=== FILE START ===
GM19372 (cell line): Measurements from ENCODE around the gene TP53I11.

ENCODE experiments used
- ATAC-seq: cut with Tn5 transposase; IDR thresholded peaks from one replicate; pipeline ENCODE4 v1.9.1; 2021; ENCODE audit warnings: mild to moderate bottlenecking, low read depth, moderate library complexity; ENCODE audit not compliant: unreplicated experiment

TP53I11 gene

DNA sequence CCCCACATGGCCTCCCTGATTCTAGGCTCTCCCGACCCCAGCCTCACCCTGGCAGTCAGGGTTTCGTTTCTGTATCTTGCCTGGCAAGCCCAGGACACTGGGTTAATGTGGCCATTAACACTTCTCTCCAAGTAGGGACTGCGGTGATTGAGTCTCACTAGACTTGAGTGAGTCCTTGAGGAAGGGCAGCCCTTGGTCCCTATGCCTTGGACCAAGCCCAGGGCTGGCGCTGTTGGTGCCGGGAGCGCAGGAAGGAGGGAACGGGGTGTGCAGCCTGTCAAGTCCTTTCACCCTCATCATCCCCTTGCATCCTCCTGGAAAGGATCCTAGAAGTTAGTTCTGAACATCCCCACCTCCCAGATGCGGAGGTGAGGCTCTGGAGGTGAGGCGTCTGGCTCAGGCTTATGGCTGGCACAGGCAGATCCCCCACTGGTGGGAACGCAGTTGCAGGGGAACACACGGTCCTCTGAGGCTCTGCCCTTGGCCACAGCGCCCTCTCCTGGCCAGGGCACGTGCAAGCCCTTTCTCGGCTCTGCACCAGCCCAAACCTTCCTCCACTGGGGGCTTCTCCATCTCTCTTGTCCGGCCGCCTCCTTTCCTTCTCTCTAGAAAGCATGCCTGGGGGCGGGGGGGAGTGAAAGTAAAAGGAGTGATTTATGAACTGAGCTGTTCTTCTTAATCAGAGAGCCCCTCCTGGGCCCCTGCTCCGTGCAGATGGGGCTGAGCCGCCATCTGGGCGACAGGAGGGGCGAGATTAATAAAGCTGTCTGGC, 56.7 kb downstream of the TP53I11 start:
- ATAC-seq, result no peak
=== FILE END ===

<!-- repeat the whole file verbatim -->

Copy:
GM19372 (cell line): Measurements from ENCODE around the gene TP53I11.

ENCODE experiments used
- ATAC-seq: cut with Tn5 transposase; IDR thresholded peaks from one replicate; pipeline ENCODE4 v1.9.1; 2021; ENCODE audit warnings: mild to moderate bottlenecking, low read depth, moderate library complexity; ENCODE audit not compliant: unreplicated experiment

TP53I11 gene

DNA sequence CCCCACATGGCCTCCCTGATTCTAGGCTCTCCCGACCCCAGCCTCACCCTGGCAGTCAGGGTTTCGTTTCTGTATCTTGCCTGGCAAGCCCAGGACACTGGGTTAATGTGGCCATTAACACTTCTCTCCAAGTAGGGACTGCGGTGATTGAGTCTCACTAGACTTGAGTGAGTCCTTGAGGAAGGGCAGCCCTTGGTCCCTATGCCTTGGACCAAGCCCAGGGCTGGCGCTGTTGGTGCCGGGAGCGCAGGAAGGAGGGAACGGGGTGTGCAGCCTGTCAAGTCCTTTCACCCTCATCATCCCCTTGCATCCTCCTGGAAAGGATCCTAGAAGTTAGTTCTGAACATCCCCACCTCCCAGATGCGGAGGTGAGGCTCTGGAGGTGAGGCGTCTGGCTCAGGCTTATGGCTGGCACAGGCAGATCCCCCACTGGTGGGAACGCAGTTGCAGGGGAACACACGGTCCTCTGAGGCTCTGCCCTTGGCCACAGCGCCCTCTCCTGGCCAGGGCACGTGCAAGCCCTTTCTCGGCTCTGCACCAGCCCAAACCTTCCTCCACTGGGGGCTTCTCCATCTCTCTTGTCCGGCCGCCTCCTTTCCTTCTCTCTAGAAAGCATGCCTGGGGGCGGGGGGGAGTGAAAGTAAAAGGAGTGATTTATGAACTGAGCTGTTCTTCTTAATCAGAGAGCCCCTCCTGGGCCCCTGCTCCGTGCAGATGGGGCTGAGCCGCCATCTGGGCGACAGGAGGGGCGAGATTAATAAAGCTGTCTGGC, 56.7 kb downstream of the TP53I11 start:
- ATAC-seq, result no peak